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Rangers Dream Team
1982-Memorial Cup Run
As presented in 1982 by the Kitchener-Waterloo Record
Rangers Rookies have made Crozier a very happy man
By: Larry Anstett, KW Record  -  March 25th, 1982

Defencemen Scott Stevens (left) and Dave Shaw talk
hockey in the Kitchener Rangers dressing room

     Telephone conversations between Kitchener Rangers’ coach Joe Crozier and the National hockey league generals managers are starting to sound like broken records.  Crozier said they go like this:
     Caller:  “Hi Joe, how are you?”
     “What’s new these days?”
     “Not an awful lot.”
     “Say Joe, we’ve been having these discussions with our scouts.  We were wondering which of the two kids you like better.”
     “Let me put it this way.  If I had an NHL team, I’d want both of them on my club.  Really, that’s about all I can say.  They’re both going to go in the first round (of the NHL draft this summer).”
     Scott Stevens and Dave Shaw, Rangers’ outstanding rookie defensemen, have had pro scouts drooling – even slobbering – since the start of the Ontario Hockey League season.  Stevens, a Kitchener native, and Shaw, an Exeter product, are two of the best rookie blueliners the OHL has seen in a long time.
     “We’re lucky to have them both on our team,” said Crozier, who tonight leads the Rangers into Windsor for the second game of the eight-point Emms Division semifinal playoff.  The Rangers dominated 4-1 in Tuesday’s opener in Kitchener.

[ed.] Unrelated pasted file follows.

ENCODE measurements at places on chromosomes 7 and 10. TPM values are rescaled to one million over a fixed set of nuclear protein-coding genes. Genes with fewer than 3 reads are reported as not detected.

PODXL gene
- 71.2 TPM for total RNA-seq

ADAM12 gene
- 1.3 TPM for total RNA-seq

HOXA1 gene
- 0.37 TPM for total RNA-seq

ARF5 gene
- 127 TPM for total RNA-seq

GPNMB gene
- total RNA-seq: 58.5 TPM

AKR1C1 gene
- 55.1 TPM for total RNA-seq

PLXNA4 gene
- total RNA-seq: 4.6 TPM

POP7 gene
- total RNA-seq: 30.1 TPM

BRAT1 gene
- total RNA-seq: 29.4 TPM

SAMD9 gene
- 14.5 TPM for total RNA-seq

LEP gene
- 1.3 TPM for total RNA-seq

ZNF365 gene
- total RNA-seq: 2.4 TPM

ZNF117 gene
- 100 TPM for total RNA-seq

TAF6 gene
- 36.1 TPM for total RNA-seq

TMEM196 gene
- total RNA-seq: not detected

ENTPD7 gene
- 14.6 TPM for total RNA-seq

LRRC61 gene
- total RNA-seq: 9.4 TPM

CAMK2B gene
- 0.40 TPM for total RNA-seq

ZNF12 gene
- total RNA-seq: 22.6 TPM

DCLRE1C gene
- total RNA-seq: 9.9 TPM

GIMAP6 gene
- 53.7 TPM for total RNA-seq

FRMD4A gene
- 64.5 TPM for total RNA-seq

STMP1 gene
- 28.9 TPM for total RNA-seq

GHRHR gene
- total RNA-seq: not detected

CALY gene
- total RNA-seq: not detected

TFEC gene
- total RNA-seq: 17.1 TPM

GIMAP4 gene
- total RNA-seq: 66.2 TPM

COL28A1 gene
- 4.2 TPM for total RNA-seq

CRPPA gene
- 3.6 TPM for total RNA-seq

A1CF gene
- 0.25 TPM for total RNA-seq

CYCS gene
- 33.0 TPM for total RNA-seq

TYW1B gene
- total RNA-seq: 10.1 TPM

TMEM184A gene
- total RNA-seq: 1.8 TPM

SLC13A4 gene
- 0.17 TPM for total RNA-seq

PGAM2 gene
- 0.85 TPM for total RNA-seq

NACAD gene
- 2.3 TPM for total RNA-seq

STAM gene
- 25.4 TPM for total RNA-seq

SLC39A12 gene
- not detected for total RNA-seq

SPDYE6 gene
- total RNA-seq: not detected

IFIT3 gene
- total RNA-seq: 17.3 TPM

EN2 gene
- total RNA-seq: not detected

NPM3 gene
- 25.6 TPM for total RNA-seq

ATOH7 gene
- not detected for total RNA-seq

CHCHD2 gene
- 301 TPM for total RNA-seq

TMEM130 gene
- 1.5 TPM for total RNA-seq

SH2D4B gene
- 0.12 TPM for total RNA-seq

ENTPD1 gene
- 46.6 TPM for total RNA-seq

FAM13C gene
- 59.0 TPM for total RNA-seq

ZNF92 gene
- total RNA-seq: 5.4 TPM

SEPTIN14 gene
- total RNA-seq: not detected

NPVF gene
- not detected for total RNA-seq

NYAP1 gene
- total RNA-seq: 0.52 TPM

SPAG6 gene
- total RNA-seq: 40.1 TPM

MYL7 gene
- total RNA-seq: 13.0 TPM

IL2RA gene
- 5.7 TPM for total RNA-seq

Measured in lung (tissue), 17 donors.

Stevens, a six-foot, 200-pounder with a body-builder’s physique, was the Rangers No. 1 draft last year off the Ranger B team.  Shaw, slightly taller, and leaner, was the No. 2 pick off the Stratford Cullitons.
     The Rangers went after defencemen in the early rounds to plug the gap left by Joe McDonnell (now with the Vancouver Canucks) and Kerry Williston, a couple of silky-smooth performers largely responsible for the Rangers reaching the Memorial Cup final last.  Stevens and Shaw have been everything the Rangers had hoped for – and even more.
     “As far as I’m concerned, neither of them has any glaring weaknesses,” Crozier said.
     “They’re both strong skaters, they can both shoot the puck, they’re both aggressive and they’re both great kids to work with.  The only thing they’re lacking is experience and they’ll get that as they go along.”
     Stevens adjusted to the OHL quickly and in some opinions, was the Rangers most consistent defencemen throughout the 68-game schedule.  Shaw developed more slowly, but Crozier said he’s “come along in leaps and bounds.”
     “Scott’s always had it.  He’s just gotten better and better.  Dave didn’t play aggressively at the start, but now he’s very physical – both of them are.  Earlier in the season I would have said Scott was the better of the two.  But now I don’t know.  I’m sort of leaning toward one just a little bit, but I wouldn’t want to say which one.
     Crozier paired the two soft-spoken rookies together during training camp and they’ve been together ever since.  They were the only two Rangers to play in all 68 games and both wound up with six goals, with Stevens getting 36 assists and Shaw 25.
     “I played the two kids right from the start to give them confidence,” Crozier said.  “Both of them ended up playing in the all-star game (as late additions) and both have done everything I’ve wanted.  I’m very proud of them.”
     “I think we complement each other really well,” Stevens said.
     “We back each other up and play the same type of game.  We clear the zone, get the puck out and try to keep our goals-against down.”
     As for the often-asked question – which defencemen is better?  - Stevens laughed, then said diplomatically: “It’s hard to say.    As long as we both go high in the draft, we’ll both be happy.